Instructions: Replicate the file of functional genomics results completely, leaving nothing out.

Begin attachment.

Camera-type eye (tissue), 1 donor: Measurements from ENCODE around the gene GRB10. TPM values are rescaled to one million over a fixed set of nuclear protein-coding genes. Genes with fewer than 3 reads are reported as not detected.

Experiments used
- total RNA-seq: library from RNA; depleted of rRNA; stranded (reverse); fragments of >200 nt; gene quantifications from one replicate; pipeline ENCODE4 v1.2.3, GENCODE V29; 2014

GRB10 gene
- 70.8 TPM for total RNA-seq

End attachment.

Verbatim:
Camera-type eye (tissue), 1 donor: Measurements from ENCODE around the gene GRB10. TPM values are rescaled to one million over a fixed set of nuclear protein-coding genes. Genes with fewer than 3 reads are reported as not detected.

Experiments used
- total RNA-seq: library from RNA; depleted of rRNA; stranded (reverse); fragments of >200 nt; gene quantifications from one replicate; pipeline ENCODE4 v1.2.3, GENCODE V29; 2014

GRB10 gene
- 70.8 TPM for total RNA-seq